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Market fair begins today

April 28, 2006|by KAREN HANNA

BIG POOL

As his security systems kept watch over an empty tent, one artisan at a re-enactment encampment said he enjoyed life in simpler times.

Thanks to Phred and Charlie, David C. Kazmark of Spring City, Tenn., has peace of mind.

"That's my watch weasel, Phred, see, and Charlie's over there ... I tell kids they've got cameras in their eyes," Kazmark said, pointing to two stuffed minks hanging over a display of handmade leather ammunition bags.

Leather bags and belts, flintlock rifles, swords, knives, leggings, wooden shoes and long socks are among the wares visitors will see during this weekend's 18th-Century Market Fair at Fort Frederick State Park.

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According to Bob Weaver, president of Friends of Fort Frederick State Park Inc., about 125 sutlers are expected. The 12th annual event has drawn 3,000 to 5,000 visitors to the park in the past, he said.

Sutlers and campers at the market fair wear clothing and carry items belonging to a period from 1730 to 1790, Weaver said.

"That's basically when the fort was in business," Weaver said.

Thursday afternoon - set-up day for the sutlers - foot traffic past Kazmark's store was light. A chalkboard sign announced, "Welcome to Pepe's! Cheques and plastique accepted."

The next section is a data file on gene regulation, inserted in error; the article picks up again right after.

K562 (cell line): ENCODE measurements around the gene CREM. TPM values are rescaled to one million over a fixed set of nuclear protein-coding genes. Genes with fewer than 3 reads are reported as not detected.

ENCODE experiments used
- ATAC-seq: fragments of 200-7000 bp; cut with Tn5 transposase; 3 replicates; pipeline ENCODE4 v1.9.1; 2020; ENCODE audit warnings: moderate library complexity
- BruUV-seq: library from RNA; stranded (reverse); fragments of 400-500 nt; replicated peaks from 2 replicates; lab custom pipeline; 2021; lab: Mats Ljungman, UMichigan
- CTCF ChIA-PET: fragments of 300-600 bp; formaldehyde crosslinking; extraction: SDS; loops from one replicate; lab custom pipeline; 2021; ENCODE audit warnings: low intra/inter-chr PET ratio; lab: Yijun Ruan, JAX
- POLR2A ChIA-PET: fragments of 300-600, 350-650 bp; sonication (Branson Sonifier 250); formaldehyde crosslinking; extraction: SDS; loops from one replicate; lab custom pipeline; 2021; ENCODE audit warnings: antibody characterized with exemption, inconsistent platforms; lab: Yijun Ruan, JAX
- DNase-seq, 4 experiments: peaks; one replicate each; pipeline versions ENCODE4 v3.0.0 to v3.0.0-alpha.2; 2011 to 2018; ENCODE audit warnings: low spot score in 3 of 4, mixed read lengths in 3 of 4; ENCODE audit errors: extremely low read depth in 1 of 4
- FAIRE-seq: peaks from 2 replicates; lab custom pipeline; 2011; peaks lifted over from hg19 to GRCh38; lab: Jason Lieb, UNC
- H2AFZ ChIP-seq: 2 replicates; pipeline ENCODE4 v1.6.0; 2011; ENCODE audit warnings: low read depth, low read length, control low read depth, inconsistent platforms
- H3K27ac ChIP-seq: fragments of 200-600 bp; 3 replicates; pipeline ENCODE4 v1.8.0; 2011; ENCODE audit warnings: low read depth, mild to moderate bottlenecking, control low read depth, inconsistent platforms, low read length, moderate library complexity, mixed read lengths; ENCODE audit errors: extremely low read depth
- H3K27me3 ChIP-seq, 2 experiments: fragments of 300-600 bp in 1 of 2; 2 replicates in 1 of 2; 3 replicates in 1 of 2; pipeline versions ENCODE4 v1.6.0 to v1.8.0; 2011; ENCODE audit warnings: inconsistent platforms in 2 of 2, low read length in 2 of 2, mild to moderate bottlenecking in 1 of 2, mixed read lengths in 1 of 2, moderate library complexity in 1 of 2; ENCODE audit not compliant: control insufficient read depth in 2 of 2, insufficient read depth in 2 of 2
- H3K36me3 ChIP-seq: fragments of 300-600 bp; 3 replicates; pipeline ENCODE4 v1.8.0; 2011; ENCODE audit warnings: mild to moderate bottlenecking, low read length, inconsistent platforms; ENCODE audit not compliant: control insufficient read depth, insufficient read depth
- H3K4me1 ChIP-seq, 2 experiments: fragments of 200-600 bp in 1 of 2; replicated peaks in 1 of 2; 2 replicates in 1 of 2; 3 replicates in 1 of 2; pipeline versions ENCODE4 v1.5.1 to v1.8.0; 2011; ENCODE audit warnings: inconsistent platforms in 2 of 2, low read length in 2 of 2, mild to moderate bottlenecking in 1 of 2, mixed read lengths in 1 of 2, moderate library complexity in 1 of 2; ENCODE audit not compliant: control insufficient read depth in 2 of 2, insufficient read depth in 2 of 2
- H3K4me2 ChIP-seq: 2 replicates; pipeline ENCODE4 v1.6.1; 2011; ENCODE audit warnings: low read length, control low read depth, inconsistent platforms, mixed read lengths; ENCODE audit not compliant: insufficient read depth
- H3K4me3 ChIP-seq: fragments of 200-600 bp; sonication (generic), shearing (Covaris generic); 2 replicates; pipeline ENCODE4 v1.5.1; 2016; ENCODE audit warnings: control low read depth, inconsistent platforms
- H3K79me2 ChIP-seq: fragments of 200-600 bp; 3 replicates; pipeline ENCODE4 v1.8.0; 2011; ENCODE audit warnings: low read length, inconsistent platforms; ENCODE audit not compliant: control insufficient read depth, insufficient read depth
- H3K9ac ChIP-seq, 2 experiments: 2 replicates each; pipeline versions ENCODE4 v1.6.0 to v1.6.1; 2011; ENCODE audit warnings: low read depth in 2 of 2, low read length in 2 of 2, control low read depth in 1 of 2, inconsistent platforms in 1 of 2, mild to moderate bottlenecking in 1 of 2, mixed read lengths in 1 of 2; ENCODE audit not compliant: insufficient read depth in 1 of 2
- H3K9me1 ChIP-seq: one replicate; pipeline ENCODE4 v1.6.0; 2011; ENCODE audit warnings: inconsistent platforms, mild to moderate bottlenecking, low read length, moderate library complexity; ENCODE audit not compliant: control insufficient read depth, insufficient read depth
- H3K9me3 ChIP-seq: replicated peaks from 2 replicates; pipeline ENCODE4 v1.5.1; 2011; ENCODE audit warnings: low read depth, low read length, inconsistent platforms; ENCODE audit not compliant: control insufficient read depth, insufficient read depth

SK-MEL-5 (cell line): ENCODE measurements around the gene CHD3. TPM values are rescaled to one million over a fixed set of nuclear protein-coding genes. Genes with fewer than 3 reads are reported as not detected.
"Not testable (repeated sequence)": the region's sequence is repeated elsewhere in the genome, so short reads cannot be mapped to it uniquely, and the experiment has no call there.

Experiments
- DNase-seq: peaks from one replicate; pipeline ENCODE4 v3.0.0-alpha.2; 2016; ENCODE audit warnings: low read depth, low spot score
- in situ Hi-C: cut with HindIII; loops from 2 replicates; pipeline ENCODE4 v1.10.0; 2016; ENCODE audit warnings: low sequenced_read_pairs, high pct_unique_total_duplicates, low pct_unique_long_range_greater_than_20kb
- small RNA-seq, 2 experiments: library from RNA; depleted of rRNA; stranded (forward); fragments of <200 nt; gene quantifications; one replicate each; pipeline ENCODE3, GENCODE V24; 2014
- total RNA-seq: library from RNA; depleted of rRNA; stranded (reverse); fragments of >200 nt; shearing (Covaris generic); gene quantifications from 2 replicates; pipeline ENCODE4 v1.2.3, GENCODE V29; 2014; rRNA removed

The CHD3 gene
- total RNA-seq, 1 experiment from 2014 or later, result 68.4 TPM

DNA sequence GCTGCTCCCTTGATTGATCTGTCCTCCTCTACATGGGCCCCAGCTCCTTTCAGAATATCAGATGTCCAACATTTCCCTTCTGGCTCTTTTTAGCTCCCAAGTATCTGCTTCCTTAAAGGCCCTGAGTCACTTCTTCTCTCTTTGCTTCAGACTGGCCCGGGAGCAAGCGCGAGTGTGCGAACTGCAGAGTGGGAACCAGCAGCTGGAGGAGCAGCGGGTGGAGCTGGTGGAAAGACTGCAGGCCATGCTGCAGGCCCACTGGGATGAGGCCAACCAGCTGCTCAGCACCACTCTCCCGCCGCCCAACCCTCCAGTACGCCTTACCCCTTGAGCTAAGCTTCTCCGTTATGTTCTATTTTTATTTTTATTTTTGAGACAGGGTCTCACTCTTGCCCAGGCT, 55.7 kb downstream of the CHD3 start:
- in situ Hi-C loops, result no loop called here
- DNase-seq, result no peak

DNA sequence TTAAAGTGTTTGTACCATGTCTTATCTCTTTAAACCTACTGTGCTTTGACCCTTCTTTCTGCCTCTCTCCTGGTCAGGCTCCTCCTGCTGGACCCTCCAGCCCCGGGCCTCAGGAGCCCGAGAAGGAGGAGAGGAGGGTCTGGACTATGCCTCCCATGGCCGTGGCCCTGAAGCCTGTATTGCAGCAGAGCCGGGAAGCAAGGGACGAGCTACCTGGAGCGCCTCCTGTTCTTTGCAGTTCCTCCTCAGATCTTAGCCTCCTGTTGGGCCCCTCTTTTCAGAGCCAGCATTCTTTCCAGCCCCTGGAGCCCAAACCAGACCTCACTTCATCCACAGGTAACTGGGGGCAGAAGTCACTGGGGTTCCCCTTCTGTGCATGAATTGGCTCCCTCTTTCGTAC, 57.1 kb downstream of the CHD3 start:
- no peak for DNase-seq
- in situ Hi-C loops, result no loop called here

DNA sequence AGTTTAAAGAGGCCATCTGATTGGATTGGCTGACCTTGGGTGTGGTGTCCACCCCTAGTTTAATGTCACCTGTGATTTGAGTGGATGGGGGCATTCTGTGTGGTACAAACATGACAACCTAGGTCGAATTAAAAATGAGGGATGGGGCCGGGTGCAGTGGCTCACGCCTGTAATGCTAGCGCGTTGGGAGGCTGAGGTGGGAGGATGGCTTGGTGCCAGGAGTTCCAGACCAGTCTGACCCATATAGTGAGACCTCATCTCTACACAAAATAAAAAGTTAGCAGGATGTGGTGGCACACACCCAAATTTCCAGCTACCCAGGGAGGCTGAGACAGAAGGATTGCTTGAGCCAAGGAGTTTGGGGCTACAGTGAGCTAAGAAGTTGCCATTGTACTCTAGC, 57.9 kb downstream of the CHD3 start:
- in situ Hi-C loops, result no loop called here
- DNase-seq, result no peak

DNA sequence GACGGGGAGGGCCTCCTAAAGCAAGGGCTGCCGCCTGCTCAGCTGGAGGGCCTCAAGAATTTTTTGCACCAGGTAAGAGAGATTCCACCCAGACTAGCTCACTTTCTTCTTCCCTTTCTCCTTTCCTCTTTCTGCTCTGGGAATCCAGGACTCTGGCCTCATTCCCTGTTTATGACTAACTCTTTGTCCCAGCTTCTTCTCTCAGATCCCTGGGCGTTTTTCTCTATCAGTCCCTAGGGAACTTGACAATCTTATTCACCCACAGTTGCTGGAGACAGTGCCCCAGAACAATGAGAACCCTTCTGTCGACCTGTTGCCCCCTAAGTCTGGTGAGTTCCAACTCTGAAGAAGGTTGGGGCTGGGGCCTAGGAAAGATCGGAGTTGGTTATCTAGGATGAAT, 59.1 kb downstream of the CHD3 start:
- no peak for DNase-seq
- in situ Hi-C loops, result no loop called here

A military veteran and New York native, Kazmark, 60, said he enjoys portraying a more primitive lifestyle.

"Simpler times, lack of technology. You know, I was a nuclear technician in the Navy. I don't want no part of it anymore," Kazmark said.

Gene Palmer, 52, of Clear Spring, said he enjoys seeing the tools settlers used.

"I like the authentic quality of the merchandise," said Palmer, who pulled a wood-handled, leather-sheathed knife from the waist of his blue work pants.

For Nicholas Smith of Frederick, Md., the knives and swords also were a strong selling point.

Unfortunately, for the 12-year-old homeschooled boy, his mother, Stephanie Smith, was not as eager to take home a new blade.

"The one I wanted to get, she said it looked a little scary," Nicholas said as he, his mother, grandmother and three sisters left the fair.

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